What's on in 2019: Culture edition

September

With its 49,000 exhibits, the Bauhaus Collection has long been housed in the original 1920s Bauhaus building in Dessau. That collection is now set to move to a spacious new museum in the same city, with an opening on September 8. In Berlin, the Humboldt Forum is scheduled to open right in time for the 250th birthday of world-famous explorer Alexander von Humboldt on September 14.

What's on in 2019: Culture edition

October

The recipients of the Nobel prizes will be announced in the first half of October and perhaps in 2019, a literature prize will once again be included. That award was canceled in 2018 in the wake of a sexual assault scandal involving the husband of one of the academy members. Rest assured that in Germany, the German Book Prize and the Peace Prize of the German Book Trade will be awarded.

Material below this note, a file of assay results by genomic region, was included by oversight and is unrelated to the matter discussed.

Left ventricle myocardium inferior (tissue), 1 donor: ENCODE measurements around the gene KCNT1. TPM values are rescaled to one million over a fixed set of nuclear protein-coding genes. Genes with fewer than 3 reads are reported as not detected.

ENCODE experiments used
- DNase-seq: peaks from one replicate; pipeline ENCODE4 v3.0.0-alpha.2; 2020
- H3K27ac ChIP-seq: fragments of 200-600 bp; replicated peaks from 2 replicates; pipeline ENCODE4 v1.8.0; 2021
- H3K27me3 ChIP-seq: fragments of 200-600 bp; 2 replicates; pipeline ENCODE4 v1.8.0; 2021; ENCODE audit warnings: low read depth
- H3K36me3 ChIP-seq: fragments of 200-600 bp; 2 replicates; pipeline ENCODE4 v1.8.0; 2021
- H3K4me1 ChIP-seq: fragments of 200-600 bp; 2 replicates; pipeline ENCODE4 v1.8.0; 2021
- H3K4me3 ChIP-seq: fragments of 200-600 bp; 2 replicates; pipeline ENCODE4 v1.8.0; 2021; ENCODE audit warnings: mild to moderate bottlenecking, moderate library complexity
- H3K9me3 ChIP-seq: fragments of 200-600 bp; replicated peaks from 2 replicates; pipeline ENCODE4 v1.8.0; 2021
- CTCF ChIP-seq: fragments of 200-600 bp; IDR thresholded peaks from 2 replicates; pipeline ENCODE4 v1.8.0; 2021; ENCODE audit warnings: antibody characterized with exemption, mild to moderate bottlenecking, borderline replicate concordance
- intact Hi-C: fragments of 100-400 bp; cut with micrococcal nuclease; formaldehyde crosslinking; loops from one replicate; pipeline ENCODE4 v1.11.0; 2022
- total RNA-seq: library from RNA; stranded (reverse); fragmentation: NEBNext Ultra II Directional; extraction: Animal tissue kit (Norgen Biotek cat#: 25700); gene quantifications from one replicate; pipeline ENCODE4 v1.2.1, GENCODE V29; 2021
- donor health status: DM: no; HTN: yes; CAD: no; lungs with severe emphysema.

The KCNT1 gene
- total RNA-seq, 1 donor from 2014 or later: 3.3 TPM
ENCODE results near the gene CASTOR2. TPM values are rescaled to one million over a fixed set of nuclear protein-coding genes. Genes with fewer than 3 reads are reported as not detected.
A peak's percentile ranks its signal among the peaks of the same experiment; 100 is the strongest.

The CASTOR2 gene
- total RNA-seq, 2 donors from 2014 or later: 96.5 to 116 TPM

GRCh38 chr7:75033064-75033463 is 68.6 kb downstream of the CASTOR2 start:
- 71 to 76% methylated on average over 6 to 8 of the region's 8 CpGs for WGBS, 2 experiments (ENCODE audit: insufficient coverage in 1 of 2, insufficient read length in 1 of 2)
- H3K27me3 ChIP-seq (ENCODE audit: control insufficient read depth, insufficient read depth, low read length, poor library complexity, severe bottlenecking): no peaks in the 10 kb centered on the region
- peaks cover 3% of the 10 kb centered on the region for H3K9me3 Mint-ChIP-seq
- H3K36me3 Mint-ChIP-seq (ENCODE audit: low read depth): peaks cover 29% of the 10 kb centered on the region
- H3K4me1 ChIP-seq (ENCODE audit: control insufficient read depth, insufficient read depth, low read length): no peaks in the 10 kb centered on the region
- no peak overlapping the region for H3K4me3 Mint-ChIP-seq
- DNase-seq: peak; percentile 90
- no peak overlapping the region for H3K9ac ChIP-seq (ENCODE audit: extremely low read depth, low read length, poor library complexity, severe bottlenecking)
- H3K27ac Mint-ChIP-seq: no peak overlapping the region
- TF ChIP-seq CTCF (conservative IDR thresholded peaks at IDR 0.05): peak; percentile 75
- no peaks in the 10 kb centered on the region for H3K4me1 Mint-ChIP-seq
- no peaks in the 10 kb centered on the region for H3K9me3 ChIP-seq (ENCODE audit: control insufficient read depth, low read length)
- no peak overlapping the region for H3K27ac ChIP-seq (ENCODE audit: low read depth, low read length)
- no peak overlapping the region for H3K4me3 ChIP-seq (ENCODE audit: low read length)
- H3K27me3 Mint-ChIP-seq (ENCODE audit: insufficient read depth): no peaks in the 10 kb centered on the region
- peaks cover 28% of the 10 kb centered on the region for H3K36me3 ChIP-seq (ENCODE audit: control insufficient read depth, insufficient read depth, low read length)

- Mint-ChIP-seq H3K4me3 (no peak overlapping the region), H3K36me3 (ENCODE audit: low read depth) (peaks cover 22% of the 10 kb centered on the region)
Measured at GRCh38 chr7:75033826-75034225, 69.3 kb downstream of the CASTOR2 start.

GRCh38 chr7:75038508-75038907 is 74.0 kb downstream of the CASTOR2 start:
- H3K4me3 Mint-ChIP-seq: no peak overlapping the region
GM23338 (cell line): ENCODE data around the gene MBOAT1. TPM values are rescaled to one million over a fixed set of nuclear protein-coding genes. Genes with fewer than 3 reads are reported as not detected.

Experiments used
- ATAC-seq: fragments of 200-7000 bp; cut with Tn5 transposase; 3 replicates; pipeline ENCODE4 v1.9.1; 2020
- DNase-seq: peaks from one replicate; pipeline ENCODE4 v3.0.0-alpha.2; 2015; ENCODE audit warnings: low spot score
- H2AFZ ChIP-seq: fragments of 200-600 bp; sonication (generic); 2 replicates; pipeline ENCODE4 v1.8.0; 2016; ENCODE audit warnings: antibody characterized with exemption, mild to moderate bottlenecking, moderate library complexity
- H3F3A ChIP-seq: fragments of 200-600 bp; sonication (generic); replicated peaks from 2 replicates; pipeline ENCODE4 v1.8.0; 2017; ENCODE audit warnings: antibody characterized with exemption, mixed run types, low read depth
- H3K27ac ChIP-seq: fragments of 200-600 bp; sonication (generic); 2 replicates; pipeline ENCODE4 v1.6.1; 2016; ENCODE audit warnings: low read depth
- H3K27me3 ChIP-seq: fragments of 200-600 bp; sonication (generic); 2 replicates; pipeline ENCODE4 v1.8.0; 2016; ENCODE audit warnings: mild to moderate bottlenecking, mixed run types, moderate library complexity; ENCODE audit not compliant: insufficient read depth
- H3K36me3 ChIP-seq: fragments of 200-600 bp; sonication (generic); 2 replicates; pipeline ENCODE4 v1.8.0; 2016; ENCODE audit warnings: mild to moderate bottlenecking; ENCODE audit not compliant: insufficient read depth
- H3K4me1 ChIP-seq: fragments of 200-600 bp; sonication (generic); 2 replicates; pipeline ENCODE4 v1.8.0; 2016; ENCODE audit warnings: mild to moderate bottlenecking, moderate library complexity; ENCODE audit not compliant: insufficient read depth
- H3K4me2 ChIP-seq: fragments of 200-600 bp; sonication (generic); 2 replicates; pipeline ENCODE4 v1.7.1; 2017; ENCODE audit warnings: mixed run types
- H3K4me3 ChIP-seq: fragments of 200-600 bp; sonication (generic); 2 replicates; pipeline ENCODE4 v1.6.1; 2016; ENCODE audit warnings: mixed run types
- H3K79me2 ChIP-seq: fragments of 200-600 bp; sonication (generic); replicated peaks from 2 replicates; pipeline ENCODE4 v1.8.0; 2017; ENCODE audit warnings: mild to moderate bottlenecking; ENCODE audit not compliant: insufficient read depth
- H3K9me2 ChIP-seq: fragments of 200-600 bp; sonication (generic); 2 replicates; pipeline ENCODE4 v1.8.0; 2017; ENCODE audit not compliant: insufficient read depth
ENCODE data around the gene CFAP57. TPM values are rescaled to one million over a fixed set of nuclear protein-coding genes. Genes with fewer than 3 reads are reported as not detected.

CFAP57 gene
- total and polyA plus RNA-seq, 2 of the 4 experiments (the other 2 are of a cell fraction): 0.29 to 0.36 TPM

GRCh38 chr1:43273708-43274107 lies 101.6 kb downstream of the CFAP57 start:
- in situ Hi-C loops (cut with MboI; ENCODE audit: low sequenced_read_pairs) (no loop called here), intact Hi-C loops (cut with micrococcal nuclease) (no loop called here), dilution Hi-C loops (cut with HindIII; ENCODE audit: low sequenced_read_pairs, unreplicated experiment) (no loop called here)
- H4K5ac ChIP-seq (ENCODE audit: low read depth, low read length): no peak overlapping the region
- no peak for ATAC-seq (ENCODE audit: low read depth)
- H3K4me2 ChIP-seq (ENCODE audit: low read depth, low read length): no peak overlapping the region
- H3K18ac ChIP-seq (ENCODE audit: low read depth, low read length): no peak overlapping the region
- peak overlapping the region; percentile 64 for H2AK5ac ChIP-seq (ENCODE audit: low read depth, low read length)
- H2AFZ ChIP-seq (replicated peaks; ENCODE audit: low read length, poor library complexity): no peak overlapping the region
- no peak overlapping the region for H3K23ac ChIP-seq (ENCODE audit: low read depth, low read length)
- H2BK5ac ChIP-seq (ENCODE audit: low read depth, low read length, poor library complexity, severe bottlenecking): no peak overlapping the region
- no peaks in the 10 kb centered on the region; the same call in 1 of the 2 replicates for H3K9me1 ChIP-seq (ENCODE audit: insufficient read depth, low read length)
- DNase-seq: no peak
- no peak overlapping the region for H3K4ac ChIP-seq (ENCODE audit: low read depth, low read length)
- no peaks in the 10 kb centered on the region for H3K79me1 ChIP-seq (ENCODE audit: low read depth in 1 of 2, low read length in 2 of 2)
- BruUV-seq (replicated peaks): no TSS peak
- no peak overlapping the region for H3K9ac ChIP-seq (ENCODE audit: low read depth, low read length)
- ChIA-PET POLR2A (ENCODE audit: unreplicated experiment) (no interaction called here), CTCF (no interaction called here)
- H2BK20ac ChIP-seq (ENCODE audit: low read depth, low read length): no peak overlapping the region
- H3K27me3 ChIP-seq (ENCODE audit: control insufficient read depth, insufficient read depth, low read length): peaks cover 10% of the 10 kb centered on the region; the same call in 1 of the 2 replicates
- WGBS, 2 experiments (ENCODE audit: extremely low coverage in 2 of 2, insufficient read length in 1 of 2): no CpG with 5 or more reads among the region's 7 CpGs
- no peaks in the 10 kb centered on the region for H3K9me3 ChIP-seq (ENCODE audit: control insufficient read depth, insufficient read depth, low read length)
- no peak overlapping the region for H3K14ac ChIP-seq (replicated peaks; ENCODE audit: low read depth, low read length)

What's on in 2019: Culture edition

November

Throughout the year, numerous exhibitions are planned in the Spanish capital of Madrid to celebrate 200 years of its illustrious Prado museum, which first opened on November 19, 1819. Film lovers can look forward to the 25th James Bond movie, a sequel to Casino Royale due to be released that month. It may be Daniel Craig's last stint as agent 007.

What's on in 2019: Culture edition

December

Another event celebrated throughout the year is the 200th birthday of revered German novelist and poet Theodor Fontane, best known for "Effi Briest." The Fontane Festival honoring the German writer who was born on December 30, 1919 begins in May. The European Film Prize is awarded in December, the same month the Society for the German language will announce the Word of the Year.